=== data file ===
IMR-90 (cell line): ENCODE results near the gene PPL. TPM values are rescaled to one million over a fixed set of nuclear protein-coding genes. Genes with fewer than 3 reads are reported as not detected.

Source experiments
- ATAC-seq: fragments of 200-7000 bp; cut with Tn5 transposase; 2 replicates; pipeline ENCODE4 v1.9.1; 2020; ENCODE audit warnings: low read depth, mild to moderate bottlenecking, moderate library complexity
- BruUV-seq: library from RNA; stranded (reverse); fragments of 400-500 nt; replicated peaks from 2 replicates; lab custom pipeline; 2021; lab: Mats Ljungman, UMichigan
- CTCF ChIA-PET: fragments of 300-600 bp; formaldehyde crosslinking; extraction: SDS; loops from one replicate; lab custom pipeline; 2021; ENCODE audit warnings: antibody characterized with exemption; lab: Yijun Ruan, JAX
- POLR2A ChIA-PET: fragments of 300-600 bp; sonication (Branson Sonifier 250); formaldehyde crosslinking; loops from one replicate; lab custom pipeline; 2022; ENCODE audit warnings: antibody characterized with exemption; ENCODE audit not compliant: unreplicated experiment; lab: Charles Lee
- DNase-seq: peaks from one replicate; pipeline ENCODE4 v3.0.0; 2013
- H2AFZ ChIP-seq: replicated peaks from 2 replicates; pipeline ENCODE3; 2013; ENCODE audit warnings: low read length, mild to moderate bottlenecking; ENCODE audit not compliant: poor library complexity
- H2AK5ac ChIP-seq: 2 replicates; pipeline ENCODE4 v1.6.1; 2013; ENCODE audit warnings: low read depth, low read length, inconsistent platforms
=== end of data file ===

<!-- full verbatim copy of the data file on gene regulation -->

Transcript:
IMR-90 (cell line): ENCODE results near the gene PPL. TPM values are rescaled to one million over a fixed set of nuclear protein-coding genes. Genes with fewer than 3 reads are reported as not detected.

Source experiments
- ATAC-seq: fragments of 200-7000 bp; cut with Tn5 transposase; 2 replicates; pipeline ENCODE4 v1.9.1; 2020; ENCODE audit warnings: low read depth, mild to moderate bottlenecking, moderate library complexity
- BruUV-seq: library from RNA; stranded (reverse); fragments of 400-500 nt; replicated peaks from 2 replicates; lab custom pipeline; 2021; lab: Mats Ljungman, UMichigan
- CTCF ChIA-PET: fragments of 300-600 bp; formaldehyde crosslinking; extraction: SDS; loops from one replicate; lab custom pipeline; 2021; ENCODE audit warnings: antibody characterized with exemption; lab: Yijun Ruan, JAX
- POLR2A ChIA-PET: fragments of 300-600 bp; sonication (Branson Sonifier 250); formaldehyde crosslinking; loops from one replicate; lab custom pipeline; 2022; ENCODE audit warnings: antibody characterized with exemption; ENCODE audit not compliant: unreplicated experiment; lab: Charles Lee
- DNase-seq: peaks from one replicate; pipeline ENCODE4 v3.0.0; 2013
- H2AFZ ChIP-seq: replicated peaks from 2 replicates; pipeline ENCODE3; 2013; ENCODE audit warnings: low read length, mild to moderate bottlenecking; ENCODE audit not compliant: poor library complexity
- H2AK5ac ChIP-seq: 2 replicates; pipeline ENCODE4 v1.6.1; 2013; ENCODE audit warnings: low read depth, low read length, inconsistent platforms